Update (6/14): It appears that in addition to the Gestapo, the Nazi regime employed 6,000 agents in a secret "Forschungsamt (FA) des Reichsluftfahrtministeriums" to eavesdrop on German telephone calls and intercept telegrams (see the recent German language article, "The Führer is Listening").  The Nazi surveillance state was thus a formidable enterprise. But it hardly validates Beck's claim, which overlooks the fact that, in its day, the Nazis not only had cutting edge technology AND murderous intentions towards the Jews -- and yet did not succeed in killing every Jew on the planet.  To imply that cutting edge technology in the hands of a less murderous government could achieve even WORSE things than the Nazis accomplished is a gross exaggeration.

Wednesday, June 5, 2013

Counterfactualism in Monuments

Here is a great example of how "what if?" thinking can find physical expression in the form of public monuments.

Several years ago in 2009, an intriguing monument was erected in Munich in memory of the Georg Elser's failed assassination attempt against Nazi dictator, Adolf Hitler, on November 8, 1939.

On that evening, Hitler was speaking at the Bürgerbräukeller in front of thousands of Nazi leaders and Alte Kämpfer as part of the annual ceremonies commemorating the Beer Hall Putsch events of November 8/9, 1923. Unbeknownst to the Nazi leadership, Elser had placed a bomb inside the pillar that stood behind Hitler's podium.  Elser timed it to detonate at 9:20, at which point Hitler should have still been speaking.

However, bad weather led the Nazi dictator to leave the venue early (heavy fog had led him to cancel his planned plane trip back to Berlin and instead take the train, which required an earlier departure).

What if the fog had lifted?

Had Hitler died in the resulting explosion (which, in fact, killed eight people and wounded dozens more), the course of history would undeniably have turned out differently.

In order to prompt people to think about this possibility today, the city of Munich commissioned Frankfurt artist Silke Wagner to design a monument, which in 2009 was erected on the side of the Türkenschule in Schwabing.

The memorial is composed of an abstract text, reading "8. November 1939," whose letters are arrayed in the form of an explosion.  Every evening the letters (which are ringed in neon) light up at exactly 9:20 to mark the time of the blast.

As one newspaper review opined: "the memorial directs attention to that minute when the history of the 20th century could have taken a different turn, if Elser had succeeded in his long-planned assassination."

Monday, June 3, 2013

On the Rhetorical Power of Counterfactuals

Here is more evidence of rhetorical power of counterfactuals:

The website, Listverse, recently submitted a list of "Ten Forgotten Events That Shaped The Modern World," which derives much of its evocative power from its "what if?" reasoning. 

The introduction reads:

History is full of twists and turns that ultimately shaped the world we live in today. Sheer coincidences, forgotten heroics, and unforeseen consequences have—for better or for worse—created the modern world as we know it. Below are ten instances of “forgotten” events that would have altered our current society—and possibly our very existence—had they not occurred.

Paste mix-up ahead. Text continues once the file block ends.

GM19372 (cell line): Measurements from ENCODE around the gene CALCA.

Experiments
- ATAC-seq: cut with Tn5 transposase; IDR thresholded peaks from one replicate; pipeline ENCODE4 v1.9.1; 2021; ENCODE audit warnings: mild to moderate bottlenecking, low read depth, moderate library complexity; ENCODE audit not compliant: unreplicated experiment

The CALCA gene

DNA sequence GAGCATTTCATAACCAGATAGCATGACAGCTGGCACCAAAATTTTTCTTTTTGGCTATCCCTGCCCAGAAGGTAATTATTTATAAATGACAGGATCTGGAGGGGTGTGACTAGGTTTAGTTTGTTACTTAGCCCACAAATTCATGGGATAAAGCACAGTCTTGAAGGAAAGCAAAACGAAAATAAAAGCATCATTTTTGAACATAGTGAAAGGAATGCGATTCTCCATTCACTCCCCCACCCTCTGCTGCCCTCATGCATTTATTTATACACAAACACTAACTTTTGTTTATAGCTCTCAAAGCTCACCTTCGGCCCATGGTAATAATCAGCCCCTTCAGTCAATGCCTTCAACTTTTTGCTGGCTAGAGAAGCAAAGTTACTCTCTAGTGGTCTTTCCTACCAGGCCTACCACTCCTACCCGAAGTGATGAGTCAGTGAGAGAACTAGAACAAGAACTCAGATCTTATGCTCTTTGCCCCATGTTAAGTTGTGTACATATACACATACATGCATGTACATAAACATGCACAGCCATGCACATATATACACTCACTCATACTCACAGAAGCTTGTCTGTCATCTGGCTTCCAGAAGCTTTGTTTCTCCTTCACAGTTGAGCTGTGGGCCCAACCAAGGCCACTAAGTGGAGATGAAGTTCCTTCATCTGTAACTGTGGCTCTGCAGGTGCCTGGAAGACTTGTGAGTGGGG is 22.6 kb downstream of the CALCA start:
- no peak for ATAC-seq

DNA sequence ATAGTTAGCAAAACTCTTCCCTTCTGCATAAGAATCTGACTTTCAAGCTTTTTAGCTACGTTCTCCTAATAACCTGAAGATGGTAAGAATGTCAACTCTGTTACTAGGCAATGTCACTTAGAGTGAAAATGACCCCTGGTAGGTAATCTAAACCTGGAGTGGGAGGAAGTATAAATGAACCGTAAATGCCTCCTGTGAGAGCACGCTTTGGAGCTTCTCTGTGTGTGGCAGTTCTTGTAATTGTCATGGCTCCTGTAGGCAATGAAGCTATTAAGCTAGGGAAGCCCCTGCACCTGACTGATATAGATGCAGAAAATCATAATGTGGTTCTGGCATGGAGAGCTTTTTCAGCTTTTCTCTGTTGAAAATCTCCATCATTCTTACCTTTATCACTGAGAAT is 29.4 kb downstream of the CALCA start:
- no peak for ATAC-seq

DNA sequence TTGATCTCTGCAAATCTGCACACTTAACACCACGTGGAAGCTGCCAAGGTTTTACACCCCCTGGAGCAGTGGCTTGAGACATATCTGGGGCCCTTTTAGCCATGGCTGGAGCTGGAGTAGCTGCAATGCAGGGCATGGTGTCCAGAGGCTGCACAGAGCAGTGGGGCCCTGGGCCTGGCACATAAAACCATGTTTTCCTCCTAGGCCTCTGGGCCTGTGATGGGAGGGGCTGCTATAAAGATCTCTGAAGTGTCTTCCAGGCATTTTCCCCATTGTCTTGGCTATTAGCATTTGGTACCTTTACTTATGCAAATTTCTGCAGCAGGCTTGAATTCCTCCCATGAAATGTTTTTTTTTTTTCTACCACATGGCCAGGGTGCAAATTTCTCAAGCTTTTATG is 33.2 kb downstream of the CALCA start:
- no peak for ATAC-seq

The list goes on evoke provocative "what ifs" in several key events:

#10: Norwegian Heavy Water Sabotage (1944)

"When developing nuclear weapons, one must acquire a large quantity of “heavy water,” or Deuterium Oxide.  It is used to produce isotopes for nuclear weapons, namely Plutonium-239.  A fertilizer production plant in Norway had been producing heavy water since 1934, at the rate of twelve tons per year.  Recognizing that German scientists were trying to create a nuclear weapon, Allied special forces alerted Norwegian resistance groups in 1940, encouraging them to destroy the facilities.

Despite a number of failures, saboteurs managed to destroy the German supply of heavy water in 1943.  In 1944, a single Norwegian commando managed to sneak onto a ferry carrying heavy water and sink it, finally undermining Germany’s plan to acquire nuclear weapons.  Germany had the scientific ability to generate a nuclear weapon; they simply lacked the materials.  Had it not been for the Norwegian resistance, Germany may well have been able to create an atomic bomb—altering the war, and changing world history."

#8 Expulsion of Christians from Japan (1639)

"In the early 1600s, Catholic Missionaries in Japan were successful in converting a number of powerful feudal lords to Catholicism—thereby garnering a surprising number of followers in the largely Confucian nation.  In 1639, Shogun Tokugawa Lemitsu expelled all Christians from the island, in fear of the growing Catholic population and the rebellions that these groups were causing.  Had Tokugawa not expelled the Christians, it is likely that, with time, a Catholic Shogun would have risen to power.

An allegiance to the Pope may also have fostered an alliance with France and Spain; and had Japan been on the side of France and Spain during the Seven Years’ War against England, it is likely that the British would have been defeated.  Such a defeat would have made the colonization of America by the British unlikely—reshaping the world as we know it."

#1 The Death of Ogedei Khan (1241)

"In 1241, Ogedei Khan—the Emperor of the Mongol Empire and son of Genghis Khan—passed away.  Shortly before his passing, he had approved of a plan to invade Western Europe, aiming initially for Vienna, Austria, and continuing towards Germany, Italy, France, and Spain. This operation was to be carried out by Batu Khan.

Upon Ogadei’s death, a number of Mongol princes held an election, and chose Guyuk Khan to lead the Empire—but not before five years had passed.  By the time Guyuk was in power, Batu felt too old and weak to invade Western Europe, and the Mongol Empire would never again come close to conquering the region. At around the same time, the basic ideas of “modern” banking and the concepts of capitalism were being developed in Austria.  A Mongol invasion at such a time could very well have ended these early forays into what is currently the most prominent economic system in the world."

It is certainly questionable whether any of these events is “forgotten.”  What is undeniable, however, is that the list emphasizes the events’ historical significance in counterfactual fashion – in terms what they prevented from happening, rather than what they caused.  

Each of these scenarios plays on our nightmares about events that were “near misses” or “close calls.”   In appealing to our emotions, counterfactuals rhetorically heighten the significance of historical events that would be more difficult to appreciate in conventional historical terms.